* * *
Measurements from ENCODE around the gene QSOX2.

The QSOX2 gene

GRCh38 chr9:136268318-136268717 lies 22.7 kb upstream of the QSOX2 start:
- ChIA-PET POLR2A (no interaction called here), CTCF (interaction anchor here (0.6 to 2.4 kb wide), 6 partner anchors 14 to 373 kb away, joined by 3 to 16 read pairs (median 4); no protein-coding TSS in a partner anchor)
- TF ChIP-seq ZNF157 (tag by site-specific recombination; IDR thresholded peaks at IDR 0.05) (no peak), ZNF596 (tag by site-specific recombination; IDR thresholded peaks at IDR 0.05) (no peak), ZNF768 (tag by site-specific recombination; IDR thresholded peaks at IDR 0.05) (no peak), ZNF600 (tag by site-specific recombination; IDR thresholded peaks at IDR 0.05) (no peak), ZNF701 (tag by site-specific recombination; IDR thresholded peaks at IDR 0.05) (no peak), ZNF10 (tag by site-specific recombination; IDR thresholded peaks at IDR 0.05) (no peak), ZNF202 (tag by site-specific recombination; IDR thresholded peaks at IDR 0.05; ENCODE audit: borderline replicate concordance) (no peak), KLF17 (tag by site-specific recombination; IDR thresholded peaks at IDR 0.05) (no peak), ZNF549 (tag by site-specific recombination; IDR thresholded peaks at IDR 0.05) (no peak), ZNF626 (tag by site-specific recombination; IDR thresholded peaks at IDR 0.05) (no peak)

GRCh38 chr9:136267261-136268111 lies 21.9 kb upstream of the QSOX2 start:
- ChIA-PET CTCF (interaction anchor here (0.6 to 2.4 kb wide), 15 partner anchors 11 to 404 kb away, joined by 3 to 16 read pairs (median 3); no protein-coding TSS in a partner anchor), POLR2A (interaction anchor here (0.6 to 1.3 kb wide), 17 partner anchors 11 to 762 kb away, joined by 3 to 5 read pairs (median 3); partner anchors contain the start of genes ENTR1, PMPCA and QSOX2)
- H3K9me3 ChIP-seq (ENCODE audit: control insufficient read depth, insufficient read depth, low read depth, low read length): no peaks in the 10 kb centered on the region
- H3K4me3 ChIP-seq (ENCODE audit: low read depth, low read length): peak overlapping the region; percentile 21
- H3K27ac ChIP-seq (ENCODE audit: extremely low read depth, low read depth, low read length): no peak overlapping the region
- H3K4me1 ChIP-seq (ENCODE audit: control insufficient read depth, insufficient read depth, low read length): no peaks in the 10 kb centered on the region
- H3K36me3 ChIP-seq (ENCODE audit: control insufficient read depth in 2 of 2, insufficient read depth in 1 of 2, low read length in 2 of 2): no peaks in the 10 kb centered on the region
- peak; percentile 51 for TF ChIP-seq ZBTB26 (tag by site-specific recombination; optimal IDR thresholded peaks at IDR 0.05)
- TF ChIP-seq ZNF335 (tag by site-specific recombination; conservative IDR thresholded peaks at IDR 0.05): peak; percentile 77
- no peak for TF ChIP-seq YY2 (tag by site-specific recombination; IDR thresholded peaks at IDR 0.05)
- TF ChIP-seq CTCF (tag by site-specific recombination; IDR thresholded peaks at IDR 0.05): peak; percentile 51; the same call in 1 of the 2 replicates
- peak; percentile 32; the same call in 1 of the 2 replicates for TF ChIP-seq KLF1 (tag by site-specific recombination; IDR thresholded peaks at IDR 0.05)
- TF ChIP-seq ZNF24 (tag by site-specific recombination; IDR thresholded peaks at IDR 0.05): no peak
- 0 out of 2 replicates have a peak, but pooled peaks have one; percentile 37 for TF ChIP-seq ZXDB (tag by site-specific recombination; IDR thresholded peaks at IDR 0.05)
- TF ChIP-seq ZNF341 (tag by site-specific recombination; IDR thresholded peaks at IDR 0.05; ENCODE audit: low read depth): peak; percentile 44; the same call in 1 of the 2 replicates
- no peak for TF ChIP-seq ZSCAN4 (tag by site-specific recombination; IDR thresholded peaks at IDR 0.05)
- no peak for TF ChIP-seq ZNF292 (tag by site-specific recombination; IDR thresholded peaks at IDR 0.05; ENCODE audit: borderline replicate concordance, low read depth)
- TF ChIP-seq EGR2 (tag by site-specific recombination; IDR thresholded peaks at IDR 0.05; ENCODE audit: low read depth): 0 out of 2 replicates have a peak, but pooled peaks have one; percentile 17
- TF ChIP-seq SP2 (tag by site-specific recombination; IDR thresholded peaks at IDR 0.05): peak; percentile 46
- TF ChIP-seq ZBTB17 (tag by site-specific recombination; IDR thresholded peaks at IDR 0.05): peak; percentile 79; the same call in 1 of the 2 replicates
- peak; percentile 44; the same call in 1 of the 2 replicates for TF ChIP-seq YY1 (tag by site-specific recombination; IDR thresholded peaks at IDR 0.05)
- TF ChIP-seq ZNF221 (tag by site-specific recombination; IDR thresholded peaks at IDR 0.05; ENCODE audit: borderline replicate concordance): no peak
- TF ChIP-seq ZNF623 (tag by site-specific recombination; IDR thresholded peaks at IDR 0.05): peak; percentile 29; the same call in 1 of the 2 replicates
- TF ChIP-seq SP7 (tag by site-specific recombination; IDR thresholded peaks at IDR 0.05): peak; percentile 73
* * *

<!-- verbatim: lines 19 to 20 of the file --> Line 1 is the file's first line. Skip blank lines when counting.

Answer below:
- 0 out of 2 replicates have a peak, but pooled peaks have one; percentile 37 for TF ChIP-seq ZXDB (tag by site-specific recombination; IDR thresholded peaks at IDR 0.05)
- TF ChIP-seq ZNF341 (tag by site-specific recombination; IDR thresholded peaks at IDR 0.05; ENCODE audit: low read depth): peak; percentile 44; the same call in 1 of the 2 replicates